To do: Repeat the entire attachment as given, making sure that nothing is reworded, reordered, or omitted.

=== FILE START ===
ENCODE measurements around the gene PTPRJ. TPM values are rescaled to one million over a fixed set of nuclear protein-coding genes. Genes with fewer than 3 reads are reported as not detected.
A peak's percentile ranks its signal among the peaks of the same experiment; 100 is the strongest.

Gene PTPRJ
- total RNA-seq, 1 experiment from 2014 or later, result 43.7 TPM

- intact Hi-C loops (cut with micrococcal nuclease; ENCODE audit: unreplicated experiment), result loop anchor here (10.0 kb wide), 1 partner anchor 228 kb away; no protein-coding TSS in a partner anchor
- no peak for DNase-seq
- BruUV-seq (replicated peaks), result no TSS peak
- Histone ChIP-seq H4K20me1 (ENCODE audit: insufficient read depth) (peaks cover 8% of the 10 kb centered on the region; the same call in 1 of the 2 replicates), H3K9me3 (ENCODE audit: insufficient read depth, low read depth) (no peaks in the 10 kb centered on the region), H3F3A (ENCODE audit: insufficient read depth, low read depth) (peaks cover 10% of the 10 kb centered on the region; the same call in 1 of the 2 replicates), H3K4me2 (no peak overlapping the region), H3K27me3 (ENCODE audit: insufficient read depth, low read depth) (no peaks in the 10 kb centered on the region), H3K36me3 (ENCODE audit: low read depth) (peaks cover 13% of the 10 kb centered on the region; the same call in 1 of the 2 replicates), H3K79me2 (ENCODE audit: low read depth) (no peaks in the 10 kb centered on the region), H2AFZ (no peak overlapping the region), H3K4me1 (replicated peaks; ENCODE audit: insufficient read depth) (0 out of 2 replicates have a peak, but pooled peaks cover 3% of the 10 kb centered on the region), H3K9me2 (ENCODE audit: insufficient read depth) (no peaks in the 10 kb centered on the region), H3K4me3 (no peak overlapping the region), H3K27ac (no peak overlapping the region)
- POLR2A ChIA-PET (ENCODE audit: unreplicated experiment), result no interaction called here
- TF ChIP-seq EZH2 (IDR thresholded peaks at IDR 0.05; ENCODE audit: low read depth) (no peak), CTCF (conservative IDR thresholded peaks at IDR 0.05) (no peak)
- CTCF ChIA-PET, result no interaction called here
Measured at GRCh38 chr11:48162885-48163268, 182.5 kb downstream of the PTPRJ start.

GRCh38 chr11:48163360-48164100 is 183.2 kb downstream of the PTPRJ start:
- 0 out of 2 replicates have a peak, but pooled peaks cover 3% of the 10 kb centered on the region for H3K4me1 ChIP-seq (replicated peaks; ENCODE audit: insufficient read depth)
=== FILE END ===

ENCODE measurements around the gene PTPRJ. TPM values are rescaled to one million over a fixed set of nuclear protein-coding genes. Genes with fewer than 3 reads are reported as not detected.
A peak's percentile ranks its signal among the peaks of the same experiment; 100 is the strongest.

Gene PTPRJ
- total RNA-seq, 1 experiment from 2014 or later, result 43.7 TPM

- intact Hi-C loops (cut with micrococcal nuclease; ENCODE audit: unreplicated experiment), result loop anchor here (10.0 kb wide), 1 partner anchor 228 kb away; no protein-coding TSS in a partner anchor
- no peak for DNase-seq
- BruUV-seq (replicated peaks), result no TSS peak
- Histone ChIP-seq H4K20me1 (ENCODE audit: insufficient read depth) (peaks cover 8% of the 10 kb centered on the region; the same call in 1 of the 2 replicates), H3K9me3 (ENCODE audit: insufficient read depth, low read depth) (no peaks in the 10 kb centered on the region), H3F3A (ENCODE audit: insufficient read depth, low read depth) (peaks cover 10% of the 10 kb centered on the region; the same call in 1 of the 2 replicates), H3K4me2 (no peak overlapping the region), H3K27me3 (ENCODE audit: insufficient read depth, low read depth) (no peaks in the 10 kb centered on the region), H3K36me3 (ENCODE audit: low read depth) (peaks cover 13% of the 10 kb centered on the region; the same call in 1 of the 2 replicates), H3K79me2 (ENCODE audit: low read depth) (no peaks in the 10 kb centered on the region), H2AFZ (no peak overlapping the region), H3K4me1 (replicated peaks; ENCODE audit: insufficient read depth) (0 out of 2 replicates have a peak, but pooled peaks cover 3% of the 10 kb centered on the region), H3K9me2 (ENCODE audit: insufficient read depth) (no peaks in the 10 kb centered on the region), H3K4me3 (no peak overlapping the region), H3K27ac (no peak overlapping the region)
- POLR2A ChIA-PET (ENCODE audit: unreplicated experiment), result no interaction called here
- TF ChIP-seq EZH2 (IDR thresholded peaks at IDR 0.05; ENCODE audit: low read depth) (no peak), CTCF (conservative IDR thresholded peaks at IDR 0.05) (no peak)
- CTCF ChIA-PET, result no interaction called here
Measured at GRCh38 chr11:48162885-48163268, 182.5 kb downstream of the PTPRJ start.

GRCh38 chr11:48163360-48164100 is 183.2 kb downstream of the PTPRJ start:
- 0 out of 2 replicates have a peak, but pooled peaks cover 3% of the 10 kb centered on the region for H3K4me1 ChIP-seq (replicated peaks; ENCODE audit: insufficient read depth)